JFS: What's next?

JFS: IN DEPTH

The Chief Rabbi Sir Jonathan Sacks this week called for community-wide support to challenge a court judgment which he said has effectively branded Judaism as “racist”.

Writing in today’s JC, he said: “We must join together” to contest last week’s Court of Appeal ruling that, under race relations law, Jewish schools cannot award places on the basis of whether the child’s mother is Jewish.

The judgment, which will force many Jewish schools to rewrite entry policies, was also condemned by the head of the Reform movement, Rabbi Dr Tony Bayfield, as an “outrage” and a “disaster”.

The case was brought by the father of a boy who was rejected in 2007 by Britain’s largest Jewish school, the Orthodox-run JFS, because his mother was a non-Orthodox convert and not Jewish according to the Chief Rabbi’s Office.

JFS has said it will appeal against the ruling to the House of Lords. The Board of Deputies is understood to be considering involvement in the legal action.

Sir Jonathan said this week: “We extend Jewish education to Jews, that is, those born of a Jewish mother or those who have converted according to the standards of the religious authority to which the school belongs…
“Now, an English court has declared this rule racist and… is, in effect, declaring Judaism racist.”

The Board has called a meeting of Jewish school leaders next Wednesday to assess the wider effect of the ruling. The court has yet to determine when it will take effect or whether JFS must now accept the boy.

But Jon Benjamin, the Board’s chief executive, said that he “did not expect there to be an impact” on school places this September.
Synagogue membership and entry to Jewish old age homes will not, he said, be affected by the court’s decision.

Simon Hochhauser, president of the United Synagogue, the foundation body of JFS, said: “It is important to exhaust every legal avenue to ensure the judgment is overturned.” The US has already run up a £150,000 legal bill.

He added: “This is not a parochial issue. The principles that underlie this case… concern the whole community and rise above inter-denominational differences. We’d like the wider community to work alongside the US.”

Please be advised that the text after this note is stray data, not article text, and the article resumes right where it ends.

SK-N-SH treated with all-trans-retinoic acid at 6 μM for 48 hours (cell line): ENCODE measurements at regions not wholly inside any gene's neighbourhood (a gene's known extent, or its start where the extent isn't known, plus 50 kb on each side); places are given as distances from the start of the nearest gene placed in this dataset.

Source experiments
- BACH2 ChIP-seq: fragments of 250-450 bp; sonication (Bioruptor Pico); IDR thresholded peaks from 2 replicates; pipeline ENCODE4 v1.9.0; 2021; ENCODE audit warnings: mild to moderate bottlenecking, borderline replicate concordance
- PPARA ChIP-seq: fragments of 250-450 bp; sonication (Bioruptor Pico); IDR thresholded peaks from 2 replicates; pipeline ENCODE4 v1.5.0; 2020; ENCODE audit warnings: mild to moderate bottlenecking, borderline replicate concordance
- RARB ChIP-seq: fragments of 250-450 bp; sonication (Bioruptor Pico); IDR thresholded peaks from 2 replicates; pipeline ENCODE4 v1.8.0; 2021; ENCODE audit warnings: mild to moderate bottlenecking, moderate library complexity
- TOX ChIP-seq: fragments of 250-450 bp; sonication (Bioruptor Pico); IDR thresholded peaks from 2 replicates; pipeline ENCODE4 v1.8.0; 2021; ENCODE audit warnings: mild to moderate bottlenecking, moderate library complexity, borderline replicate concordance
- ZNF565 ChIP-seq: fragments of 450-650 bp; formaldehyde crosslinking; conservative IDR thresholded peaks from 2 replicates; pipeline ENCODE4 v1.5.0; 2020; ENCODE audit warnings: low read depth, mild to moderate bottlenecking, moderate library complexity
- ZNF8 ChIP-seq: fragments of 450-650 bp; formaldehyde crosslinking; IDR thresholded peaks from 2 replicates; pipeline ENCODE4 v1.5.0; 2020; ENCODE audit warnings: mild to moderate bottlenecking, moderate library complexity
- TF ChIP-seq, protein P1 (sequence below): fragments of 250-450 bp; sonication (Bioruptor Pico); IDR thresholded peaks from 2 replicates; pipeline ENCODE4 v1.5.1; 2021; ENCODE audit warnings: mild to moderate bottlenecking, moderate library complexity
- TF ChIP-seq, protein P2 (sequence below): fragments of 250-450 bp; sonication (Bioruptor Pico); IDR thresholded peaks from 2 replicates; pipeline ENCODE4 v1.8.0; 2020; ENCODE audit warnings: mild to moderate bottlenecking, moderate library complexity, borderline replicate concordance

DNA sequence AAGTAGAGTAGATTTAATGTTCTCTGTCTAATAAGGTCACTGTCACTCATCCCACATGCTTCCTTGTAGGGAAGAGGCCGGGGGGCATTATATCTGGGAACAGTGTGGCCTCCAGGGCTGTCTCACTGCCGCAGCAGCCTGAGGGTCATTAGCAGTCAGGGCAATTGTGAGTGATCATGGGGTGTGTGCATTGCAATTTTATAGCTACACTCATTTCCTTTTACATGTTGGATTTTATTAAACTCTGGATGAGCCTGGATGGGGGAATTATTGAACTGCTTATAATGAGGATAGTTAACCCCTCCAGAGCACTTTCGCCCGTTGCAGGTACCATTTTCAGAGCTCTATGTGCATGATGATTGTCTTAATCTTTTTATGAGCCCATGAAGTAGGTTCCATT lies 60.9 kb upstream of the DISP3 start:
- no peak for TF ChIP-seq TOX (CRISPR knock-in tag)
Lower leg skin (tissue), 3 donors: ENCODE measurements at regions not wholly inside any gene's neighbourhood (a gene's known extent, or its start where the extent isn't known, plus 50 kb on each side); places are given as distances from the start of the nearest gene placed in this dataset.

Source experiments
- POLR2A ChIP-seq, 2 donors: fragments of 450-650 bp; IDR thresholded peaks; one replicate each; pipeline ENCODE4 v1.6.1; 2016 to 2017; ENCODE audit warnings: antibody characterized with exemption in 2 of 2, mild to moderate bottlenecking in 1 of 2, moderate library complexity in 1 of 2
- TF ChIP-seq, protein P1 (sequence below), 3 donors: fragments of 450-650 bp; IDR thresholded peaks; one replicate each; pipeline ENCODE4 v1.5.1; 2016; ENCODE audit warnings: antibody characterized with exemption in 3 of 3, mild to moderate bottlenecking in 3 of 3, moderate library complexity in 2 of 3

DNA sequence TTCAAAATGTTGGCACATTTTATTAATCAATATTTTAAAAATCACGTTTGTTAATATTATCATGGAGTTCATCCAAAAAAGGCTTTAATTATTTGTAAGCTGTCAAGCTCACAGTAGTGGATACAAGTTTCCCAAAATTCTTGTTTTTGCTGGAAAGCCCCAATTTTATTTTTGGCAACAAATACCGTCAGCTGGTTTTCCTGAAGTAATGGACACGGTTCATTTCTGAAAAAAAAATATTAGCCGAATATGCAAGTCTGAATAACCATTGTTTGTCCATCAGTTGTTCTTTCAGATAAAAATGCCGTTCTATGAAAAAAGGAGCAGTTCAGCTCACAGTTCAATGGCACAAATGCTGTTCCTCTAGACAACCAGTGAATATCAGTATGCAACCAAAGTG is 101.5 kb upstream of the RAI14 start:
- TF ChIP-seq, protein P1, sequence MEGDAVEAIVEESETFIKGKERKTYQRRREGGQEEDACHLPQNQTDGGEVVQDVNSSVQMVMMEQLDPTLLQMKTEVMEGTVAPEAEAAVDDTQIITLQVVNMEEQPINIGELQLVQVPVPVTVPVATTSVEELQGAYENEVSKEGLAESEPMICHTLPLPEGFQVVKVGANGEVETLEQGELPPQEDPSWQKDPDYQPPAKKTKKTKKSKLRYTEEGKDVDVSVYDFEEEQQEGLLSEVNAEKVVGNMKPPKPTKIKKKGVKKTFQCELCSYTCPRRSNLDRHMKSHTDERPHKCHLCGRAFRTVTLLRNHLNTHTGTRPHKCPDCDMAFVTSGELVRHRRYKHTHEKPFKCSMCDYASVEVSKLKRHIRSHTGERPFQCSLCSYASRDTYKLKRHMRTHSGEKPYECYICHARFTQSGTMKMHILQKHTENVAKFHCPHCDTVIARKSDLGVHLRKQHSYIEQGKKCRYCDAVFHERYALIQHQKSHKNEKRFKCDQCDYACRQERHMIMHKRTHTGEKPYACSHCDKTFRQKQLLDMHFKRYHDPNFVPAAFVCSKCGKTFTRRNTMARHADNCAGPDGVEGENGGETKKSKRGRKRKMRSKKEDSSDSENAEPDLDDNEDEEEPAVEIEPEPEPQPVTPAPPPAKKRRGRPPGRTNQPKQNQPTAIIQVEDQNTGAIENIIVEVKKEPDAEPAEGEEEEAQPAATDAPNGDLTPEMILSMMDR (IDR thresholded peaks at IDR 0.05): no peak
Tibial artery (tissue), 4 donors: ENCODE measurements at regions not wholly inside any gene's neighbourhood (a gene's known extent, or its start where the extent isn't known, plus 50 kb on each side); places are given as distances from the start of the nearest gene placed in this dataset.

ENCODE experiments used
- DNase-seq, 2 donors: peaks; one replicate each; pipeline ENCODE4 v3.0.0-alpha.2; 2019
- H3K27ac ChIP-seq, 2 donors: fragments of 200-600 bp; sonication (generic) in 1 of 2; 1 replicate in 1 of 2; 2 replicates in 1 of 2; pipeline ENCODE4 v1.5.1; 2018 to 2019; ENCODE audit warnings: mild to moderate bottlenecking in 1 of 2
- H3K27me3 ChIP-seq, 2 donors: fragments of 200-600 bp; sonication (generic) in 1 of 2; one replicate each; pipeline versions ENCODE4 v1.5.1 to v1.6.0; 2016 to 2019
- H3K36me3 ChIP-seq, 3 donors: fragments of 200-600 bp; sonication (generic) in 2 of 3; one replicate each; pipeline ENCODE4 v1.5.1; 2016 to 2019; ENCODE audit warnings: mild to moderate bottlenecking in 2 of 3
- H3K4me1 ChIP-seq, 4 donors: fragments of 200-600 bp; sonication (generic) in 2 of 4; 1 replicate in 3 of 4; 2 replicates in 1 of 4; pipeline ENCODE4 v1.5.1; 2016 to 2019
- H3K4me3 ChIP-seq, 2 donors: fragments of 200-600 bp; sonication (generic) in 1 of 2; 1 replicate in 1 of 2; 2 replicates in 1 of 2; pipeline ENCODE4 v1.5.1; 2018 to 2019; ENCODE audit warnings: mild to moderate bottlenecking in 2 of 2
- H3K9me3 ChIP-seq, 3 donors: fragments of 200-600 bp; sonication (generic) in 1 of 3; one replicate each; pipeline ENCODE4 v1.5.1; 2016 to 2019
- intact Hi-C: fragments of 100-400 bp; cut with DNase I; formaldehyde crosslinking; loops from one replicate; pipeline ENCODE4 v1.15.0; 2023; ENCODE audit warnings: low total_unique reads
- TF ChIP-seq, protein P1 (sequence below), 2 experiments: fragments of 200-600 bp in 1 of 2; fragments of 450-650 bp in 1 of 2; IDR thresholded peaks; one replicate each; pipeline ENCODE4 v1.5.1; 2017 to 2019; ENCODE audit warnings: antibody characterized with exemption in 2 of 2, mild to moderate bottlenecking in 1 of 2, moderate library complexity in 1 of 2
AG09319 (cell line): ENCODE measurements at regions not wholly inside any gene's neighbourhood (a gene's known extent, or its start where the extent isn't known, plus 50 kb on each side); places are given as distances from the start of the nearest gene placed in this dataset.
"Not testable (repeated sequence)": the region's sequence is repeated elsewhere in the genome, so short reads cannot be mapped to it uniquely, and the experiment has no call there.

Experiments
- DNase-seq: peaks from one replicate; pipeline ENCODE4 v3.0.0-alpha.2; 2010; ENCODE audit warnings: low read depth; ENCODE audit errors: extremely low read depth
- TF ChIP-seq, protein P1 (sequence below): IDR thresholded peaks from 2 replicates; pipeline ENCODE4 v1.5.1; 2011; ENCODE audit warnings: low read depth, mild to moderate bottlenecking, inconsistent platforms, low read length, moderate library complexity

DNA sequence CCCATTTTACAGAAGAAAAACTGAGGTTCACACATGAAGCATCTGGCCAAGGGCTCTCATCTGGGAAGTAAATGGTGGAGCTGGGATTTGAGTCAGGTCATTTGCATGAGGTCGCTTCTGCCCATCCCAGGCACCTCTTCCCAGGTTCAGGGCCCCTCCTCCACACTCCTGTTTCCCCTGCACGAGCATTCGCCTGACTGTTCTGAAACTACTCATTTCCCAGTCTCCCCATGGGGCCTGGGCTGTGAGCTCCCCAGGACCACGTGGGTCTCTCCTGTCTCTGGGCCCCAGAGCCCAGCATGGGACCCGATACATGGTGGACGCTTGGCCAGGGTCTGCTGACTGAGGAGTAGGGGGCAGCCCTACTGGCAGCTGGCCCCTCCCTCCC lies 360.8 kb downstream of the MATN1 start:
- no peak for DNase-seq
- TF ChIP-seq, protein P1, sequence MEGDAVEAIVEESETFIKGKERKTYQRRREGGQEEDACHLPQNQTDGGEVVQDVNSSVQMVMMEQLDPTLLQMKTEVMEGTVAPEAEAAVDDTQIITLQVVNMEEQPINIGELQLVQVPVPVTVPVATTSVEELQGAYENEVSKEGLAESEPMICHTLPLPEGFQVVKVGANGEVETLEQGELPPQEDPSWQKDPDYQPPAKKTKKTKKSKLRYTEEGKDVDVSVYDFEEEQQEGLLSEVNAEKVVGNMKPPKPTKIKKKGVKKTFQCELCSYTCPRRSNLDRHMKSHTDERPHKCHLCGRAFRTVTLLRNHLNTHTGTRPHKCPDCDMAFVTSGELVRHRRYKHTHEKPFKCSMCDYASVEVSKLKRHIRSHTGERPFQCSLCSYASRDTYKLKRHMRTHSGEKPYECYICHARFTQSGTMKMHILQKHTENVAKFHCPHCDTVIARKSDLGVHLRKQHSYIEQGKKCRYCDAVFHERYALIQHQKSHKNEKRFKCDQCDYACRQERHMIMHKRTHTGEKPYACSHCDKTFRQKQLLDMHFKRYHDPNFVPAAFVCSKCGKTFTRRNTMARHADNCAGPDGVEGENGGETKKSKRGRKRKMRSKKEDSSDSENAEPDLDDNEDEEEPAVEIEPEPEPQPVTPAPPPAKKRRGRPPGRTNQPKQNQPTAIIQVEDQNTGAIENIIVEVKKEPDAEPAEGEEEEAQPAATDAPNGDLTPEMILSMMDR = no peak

Rabbi Bayfield said that although the Reform movement deplored the entry policies of JFS, which discriminated against non-Orthodox converts, it would support the United Synagogue “100 per cent” as the court’s ruling was “a major interference in our rights as Jews”.

So far, only the Liberal movement has welcomed the court’s
intervention. The Assembly of Masorti Synagogues — to which the boy and his father belong — avoided direct comment on the judgment. Masorti’s senior rabbi, Jonathan Wittenberg, said: “We deplore the injustice and deeply appreciate the pain and anguish which led to the initial case and the subsequent appeal.

“We believe that the whole community shares the responsibility of making Jewish education available to those families who seek it for their children.” If the court decision stands, it means that Jewish schools will have to determine entry through practice or belief — such as attending synagogue — rather than parental lineage.

The new Jewish Community Secondary School (JCoSS) will probably have to scrap its intention to give priority to children “not considered halachically Jewish” as this too could be seen as an ethnic, rather than religious, test.

But religious leaders warned that any rule changes could make it more difficult for less religious children to gain places.

Dr Hochhauser said: “We will need to design religious practice tests, bearing in mind that any particular rule will have a major effect on the character of the school. If the bar is set high, we would end up excluding many children whom we would like to educate.”

One consequence of last week’s ruling is that the children of non-Orthodox converts denied places at schools this year could now sue for damages.

Last updated: 11:29am, July 3 2009